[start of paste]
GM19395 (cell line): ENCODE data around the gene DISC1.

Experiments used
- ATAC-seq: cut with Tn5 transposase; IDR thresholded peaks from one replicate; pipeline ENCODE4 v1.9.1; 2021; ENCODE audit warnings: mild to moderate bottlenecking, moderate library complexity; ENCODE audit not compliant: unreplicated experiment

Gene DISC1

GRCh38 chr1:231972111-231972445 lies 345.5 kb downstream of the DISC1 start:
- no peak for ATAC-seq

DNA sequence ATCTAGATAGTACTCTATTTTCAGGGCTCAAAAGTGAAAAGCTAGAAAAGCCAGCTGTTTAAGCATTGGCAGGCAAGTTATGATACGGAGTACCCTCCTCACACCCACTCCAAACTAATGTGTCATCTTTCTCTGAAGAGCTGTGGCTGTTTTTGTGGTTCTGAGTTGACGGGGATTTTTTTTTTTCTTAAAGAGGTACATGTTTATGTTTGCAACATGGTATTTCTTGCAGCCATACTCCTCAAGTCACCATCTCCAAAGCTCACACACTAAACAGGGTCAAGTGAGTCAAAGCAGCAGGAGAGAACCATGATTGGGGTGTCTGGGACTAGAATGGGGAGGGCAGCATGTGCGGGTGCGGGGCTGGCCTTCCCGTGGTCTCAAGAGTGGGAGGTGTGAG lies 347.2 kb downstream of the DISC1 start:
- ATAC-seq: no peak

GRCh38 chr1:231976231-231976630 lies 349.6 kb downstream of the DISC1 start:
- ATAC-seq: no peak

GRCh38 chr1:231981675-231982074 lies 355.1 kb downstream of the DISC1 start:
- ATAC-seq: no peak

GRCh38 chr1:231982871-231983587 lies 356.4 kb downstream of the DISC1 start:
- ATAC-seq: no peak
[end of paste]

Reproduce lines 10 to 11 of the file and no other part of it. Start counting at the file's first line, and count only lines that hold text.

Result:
- ATAC-seq: no peak

GRCh38 chr1:231981675-231982074 lies 355.1 kb downstream of the DISC1 start: